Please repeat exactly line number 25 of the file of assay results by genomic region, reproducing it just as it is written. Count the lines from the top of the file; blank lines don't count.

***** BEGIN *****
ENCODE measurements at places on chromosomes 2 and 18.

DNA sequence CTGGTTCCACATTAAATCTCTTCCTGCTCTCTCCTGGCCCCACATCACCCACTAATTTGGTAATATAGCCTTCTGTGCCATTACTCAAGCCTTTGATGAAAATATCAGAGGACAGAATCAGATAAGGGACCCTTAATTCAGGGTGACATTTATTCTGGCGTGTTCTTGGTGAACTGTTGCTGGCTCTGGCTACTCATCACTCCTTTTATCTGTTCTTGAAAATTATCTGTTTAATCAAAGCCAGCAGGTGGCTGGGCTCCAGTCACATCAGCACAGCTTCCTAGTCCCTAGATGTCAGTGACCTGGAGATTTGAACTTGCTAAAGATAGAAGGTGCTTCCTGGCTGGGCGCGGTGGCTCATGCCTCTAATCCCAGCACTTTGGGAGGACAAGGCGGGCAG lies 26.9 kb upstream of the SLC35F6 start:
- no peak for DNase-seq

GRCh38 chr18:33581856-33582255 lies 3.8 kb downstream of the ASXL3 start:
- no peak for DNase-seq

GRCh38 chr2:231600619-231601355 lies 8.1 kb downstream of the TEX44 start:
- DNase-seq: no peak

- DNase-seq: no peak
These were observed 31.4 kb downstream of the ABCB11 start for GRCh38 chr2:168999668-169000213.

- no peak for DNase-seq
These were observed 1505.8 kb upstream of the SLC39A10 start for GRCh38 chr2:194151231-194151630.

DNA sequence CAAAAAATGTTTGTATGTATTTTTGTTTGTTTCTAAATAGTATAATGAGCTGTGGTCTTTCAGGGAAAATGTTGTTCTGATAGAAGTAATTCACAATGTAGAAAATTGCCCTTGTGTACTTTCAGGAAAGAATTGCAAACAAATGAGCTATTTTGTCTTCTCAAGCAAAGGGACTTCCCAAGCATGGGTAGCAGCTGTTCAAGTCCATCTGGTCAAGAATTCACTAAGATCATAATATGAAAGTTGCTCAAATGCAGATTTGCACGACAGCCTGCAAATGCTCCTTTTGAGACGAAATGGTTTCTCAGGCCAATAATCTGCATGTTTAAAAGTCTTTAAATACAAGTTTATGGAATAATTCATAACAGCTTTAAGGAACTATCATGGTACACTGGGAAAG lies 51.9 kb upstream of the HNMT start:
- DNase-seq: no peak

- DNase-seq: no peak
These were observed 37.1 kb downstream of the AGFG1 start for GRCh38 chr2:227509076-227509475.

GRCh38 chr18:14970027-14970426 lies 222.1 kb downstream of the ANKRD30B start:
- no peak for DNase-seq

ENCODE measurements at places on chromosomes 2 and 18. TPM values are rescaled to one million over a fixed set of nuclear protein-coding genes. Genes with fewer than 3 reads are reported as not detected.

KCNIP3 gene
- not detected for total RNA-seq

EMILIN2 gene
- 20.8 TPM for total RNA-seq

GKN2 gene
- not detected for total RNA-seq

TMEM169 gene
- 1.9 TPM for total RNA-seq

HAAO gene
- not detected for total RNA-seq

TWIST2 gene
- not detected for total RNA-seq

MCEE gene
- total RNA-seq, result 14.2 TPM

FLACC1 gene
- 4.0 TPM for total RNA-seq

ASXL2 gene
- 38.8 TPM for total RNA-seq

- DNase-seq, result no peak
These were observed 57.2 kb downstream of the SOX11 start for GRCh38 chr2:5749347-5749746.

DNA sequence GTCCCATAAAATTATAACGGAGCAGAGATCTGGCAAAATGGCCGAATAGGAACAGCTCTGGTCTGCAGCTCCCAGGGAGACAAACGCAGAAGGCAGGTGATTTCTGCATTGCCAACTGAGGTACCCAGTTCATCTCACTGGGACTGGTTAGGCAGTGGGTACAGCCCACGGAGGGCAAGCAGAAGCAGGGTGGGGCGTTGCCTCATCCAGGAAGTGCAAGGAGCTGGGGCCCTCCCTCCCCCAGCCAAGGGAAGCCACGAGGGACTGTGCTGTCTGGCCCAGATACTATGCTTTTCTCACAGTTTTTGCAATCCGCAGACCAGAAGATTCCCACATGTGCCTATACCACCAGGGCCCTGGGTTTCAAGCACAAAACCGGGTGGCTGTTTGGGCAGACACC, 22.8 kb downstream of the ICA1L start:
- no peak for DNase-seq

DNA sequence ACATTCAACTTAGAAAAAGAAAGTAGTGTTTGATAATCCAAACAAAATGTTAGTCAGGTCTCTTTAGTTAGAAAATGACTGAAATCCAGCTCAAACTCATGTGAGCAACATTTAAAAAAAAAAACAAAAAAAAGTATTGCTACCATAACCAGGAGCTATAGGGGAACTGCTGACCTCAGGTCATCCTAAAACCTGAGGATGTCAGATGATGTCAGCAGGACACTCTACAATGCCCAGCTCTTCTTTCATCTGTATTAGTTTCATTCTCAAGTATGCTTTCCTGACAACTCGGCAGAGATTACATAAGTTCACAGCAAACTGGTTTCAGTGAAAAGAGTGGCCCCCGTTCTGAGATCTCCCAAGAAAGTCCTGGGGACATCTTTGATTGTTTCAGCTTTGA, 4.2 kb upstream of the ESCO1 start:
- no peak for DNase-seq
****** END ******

TMEM169 gene